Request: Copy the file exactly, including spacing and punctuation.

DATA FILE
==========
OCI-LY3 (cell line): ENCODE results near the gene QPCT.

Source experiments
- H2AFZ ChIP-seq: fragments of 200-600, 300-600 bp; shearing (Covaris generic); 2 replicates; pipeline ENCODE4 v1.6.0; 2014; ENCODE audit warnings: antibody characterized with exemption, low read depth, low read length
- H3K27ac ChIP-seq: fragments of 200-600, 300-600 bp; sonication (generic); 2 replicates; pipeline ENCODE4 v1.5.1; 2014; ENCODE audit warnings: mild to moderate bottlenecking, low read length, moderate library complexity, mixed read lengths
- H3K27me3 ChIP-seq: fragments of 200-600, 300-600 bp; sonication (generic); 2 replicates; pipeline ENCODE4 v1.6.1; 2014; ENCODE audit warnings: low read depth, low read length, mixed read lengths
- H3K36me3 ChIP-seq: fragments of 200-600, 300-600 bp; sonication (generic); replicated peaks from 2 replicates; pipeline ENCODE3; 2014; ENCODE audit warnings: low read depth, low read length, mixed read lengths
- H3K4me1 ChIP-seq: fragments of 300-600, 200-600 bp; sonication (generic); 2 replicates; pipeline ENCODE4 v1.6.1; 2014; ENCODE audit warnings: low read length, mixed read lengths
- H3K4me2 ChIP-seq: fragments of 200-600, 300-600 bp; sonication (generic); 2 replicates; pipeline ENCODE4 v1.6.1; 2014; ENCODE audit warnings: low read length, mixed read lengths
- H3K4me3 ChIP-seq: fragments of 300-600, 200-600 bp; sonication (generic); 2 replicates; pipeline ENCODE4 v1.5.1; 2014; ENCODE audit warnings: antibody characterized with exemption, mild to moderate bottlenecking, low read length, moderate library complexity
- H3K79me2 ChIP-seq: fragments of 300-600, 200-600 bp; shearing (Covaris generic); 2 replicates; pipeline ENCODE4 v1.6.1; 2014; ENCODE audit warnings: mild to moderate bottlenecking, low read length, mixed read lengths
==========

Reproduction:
OCI-LY3 (cell line): ENCODE results near the gene QPCT.

Source experiments
- H2AFZ ChIP-seq: fragments of 200-600, 300-600 bp; shearing (Covaris generic); 2 replicates; pipeline ENCODE4 v1.6.0; 2014; ENCODE audit warnings: antibody characterized with exemption, low read depth, low read length
- H3K27ac ChIP-seq: fragments of 200-600, 300-600 bp; sonication (generic); 2 replicates; pipeline ENCODE4 v1.5.1; 2014; ENCODE audit warnings: mild to moderate bottlenecking, low read length, moderate library complexity, mixed read lengths
- H3K27me3 ChIP-seq: fragments of 200-600, 300-600 bp; sonication (generic); 2 replicates; pipeline ENCODE4 v1.6.1; 2014; ENCODE audit warnings: low read depth, low read length, mixed read lengths
- H3K36me3 ChIP-seq: fragments of 200-600, 300-600 bp; sonication (generic); replicated peaks from 2 replicates; pipeline ENCODE3; 2014; ENCODE audit warnings: low read depth, low read length, mixed read lengths
- H3K4me1 ChIP-seq: fragments of 300-600, 200-600 bp; sonication (generic); 2 replicates; pipeline ENCODE4 v1.6.1; 2014; ENCODE audit warnings: low read length, mixed read lengths
- H3K4me2 ChIP-seq: fragments of 200-600, 300-600 bp; sonication (generic); 2 replicates; pipeline ENCODE4 v1.6.1; 2014; ENCODE audit warnings: low read length, mixed read lengths
- H3K4me3 ChIP-seq: fragments of 300-600, 200-600 bp; sonication (generic); 2 replicates; pipeline ENCODE4 v1.5.1; 2014; ENCODE audit warnings: antibody characterized with exemption, mild to moderate bottlenecking, low read length, moderate library complexity
- H3K79me2 ChIP-seq: fragments of 300-600, 200-600 bp; shearing (Covaris generic); 2 replicates; pipeline ENCODE4 v1.6.1; 2014; ENCODE audit warnings: mild to moderate bottlenecking, low read length, mixed read lengths